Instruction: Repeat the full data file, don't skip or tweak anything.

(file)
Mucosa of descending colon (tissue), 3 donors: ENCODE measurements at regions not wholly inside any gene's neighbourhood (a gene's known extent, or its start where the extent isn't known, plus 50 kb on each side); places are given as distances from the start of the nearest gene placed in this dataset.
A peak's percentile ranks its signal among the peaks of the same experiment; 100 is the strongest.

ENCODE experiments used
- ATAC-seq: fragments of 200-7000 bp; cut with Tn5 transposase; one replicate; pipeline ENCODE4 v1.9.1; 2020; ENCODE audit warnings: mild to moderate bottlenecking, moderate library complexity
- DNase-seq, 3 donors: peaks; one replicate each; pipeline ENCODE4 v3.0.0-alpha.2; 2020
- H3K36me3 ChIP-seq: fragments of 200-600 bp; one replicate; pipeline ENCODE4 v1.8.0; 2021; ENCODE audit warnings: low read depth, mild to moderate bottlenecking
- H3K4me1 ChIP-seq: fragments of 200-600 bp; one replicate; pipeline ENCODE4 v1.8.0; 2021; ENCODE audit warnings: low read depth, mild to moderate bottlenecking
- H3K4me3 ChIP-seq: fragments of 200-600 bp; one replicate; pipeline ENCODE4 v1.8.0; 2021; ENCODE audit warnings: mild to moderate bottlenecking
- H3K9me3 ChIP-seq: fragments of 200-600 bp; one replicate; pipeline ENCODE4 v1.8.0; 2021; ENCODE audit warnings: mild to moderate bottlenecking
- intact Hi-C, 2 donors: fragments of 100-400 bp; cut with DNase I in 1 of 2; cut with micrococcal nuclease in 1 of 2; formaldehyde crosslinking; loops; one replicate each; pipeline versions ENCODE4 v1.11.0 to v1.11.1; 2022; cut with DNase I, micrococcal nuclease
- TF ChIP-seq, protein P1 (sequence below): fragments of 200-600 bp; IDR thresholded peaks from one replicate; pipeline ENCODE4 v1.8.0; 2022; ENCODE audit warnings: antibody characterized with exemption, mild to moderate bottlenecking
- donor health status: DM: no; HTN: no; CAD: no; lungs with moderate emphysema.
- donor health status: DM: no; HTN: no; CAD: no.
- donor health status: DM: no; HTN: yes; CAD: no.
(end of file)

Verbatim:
Mucosa of descending colon (tissue), 3 donors: ENCODE measurements at regions not wholly inside any gene's neighbourhood (a gene's known extent, or its start where the extent isn't known, plus 50 kb on each side); places are given as distances from the start of the nearest gene placed in this dataset.
A peak's percentile ranks its signal among the peaks of the same experiment; 100 is the strongest.

ENCODE experiments used
- ATAC-seq: fragments of 200-7000 bp; cut with Tn5 transposase; one replicate; pipeline ENCODE4 v1.9.1; 2020; ENCODE audit warnings: mild to moderate bottlenecking, moderate library complexity
- DNase-seq, 3 donors: peaks; one replicate each; pipeline ENCODE4 v3.0.0-alpha.2; 2020
- H3K36me3 ChIP-seq: fragments of 200-600 bp; one replicate; pipeline ENCODE4 v1.8.0; 2021; ENCODE audit warnings: low read depth, mild to moderate bottlenecking
- H3K4me1 ChIP-seq: fragments of 200-600 bp; one replicate; pipeline ENCODE4 v1.8.0; 2021; ENCODE audit warnings: low read depth, mild to moderate bottlenecking
- H3K4me3 ChIP-seq: fragments of 200-600 bp; one replicate; pipeline ENCODE4 v1.8.0; 2021; ENCODE audit warnings: mild to moderate bottlenecking
- H3K9me3 ChIP-seq: fragments of 200-600 bp; one replicate; pipeline ENCODE4 v1.8.0; 2021; ENCODE audit warnings: mild to moderate bottlenecking
- intact Hi-C, 2 donors: fragments of 100-400 bp; cut with DNase I in 1 of 2; cut with micrococcal nuclease in 1 of 2; formaldehyde crosslinking; loops; one replicate each; pipeline versions ENCODE4 v1.11.0 to v1.11.1; 2022; cut with DNase I, micrococcal nuclease
- TF ChIP-seq, protein P1 (sequence below): fragments of 200-600 bp; IDR thresholded peaks from one replicate; pipeline ENCODE4 v1.8.0; 2022; ENCODE audit warnings: antibody characterized with exemption, mild to moderate bottlenecking
- donor health status: DM: no; HTN: no; CAD: no; lungs with moderate emphysema.
- donor health status: DM: no; HTN: no; CAD: no.
- donor health status: DM: no; HTN: yes; CAD: no.